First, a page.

2023 WBC Finals.
Yu Darvish, who pitched in the 8th inning, shuddered, saying, “This is going to be the final inning!”
Shohei Ohtani will be the closer on the mound in the ninth inning, while the third hitter will be three-time MVP Mike Trout. The last piece necessary for Japan to win the WBC championship was filled with the greatest matchup that will forever be engraved in baseball history.
Then came that ending.
Having supported the WBC for four consecutive tournaments as an interpreter, I have never been more excited and moved than at this tournament. To be honest, I’m currently a WBC loss (laughs), but I would like to take this opportunity to write about “another WBC” from the perspective of an interpreter.
Japan was initially reluctant to join the WBC
The first time I heard about the WBC concept was in Detroit, where the MLB All-Star Game was held in July 2005. Prior to the home run race, MLB and the MLB Players Association held a press conference to announce the outline of the international tournament, which promoted the globalization of baseball.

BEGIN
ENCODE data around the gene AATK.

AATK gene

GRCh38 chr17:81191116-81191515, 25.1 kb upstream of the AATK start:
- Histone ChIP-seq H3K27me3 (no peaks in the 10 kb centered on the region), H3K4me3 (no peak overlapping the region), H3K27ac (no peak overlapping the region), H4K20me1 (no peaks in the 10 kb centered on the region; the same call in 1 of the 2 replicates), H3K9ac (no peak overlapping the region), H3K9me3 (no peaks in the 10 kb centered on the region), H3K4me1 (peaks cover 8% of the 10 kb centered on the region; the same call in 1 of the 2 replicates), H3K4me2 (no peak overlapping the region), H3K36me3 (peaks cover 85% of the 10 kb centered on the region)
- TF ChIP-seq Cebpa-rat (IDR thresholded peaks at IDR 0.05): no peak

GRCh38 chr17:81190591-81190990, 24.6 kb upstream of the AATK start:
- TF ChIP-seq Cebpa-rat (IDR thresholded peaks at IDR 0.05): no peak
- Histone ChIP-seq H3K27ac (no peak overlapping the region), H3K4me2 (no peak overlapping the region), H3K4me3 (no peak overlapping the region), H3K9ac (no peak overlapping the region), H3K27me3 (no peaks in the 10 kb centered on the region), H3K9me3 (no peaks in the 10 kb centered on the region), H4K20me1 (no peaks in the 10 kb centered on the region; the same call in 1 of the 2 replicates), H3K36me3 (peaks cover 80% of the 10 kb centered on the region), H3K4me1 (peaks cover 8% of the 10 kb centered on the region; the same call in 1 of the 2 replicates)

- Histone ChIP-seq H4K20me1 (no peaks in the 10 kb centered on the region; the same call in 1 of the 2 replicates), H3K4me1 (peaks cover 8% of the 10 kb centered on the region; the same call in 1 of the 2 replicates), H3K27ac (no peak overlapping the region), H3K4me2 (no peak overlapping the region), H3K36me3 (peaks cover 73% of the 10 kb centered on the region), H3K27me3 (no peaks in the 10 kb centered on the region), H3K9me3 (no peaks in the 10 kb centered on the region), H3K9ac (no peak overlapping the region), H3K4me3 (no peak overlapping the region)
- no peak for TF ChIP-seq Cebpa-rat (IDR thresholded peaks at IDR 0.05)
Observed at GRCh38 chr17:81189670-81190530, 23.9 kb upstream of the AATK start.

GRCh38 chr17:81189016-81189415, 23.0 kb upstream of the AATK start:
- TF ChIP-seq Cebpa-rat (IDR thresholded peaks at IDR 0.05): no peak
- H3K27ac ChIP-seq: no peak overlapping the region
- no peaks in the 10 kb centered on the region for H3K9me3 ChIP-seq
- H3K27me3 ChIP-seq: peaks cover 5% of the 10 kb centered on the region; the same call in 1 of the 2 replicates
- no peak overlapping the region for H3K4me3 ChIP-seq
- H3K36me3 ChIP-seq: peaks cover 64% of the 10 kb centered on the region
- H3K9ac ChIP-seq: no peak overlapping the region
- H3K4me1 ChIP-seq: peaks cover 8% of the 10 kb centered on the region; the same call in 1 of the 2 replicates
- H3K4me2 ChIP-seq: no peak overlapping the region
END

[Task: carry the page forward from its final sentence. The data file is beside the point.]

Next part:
It’s hard to believe now, but at the time, Japan, which was showing resistance to the inequality of distributions, actively participated in the WBC along with Cuba, which was before the normalization of diplomatic relations with the United States. I didn’t take a stance. I remember thinking, “I wonder if a tournament without Japan and Cuba participating would be exciting?” The final was Japan vs Cuba).
2005 is the year the Tohoku Rakuten Golden Eagles were born to replace the Osaka Kintetsu Buffaloes. Until November of the previous year, I was aiming to enter the baseball world as the GM of Livedoor, and after that, I was in a mental state like burnout for about half a year. At that time, when I heard about the WBC concept, what crossed my mind was the passion of Mr. Eiichiro Yamamoto (1997 Baseball Hall of Famer), who worked hard to make the world’s best baseball match ahead of the MLB.
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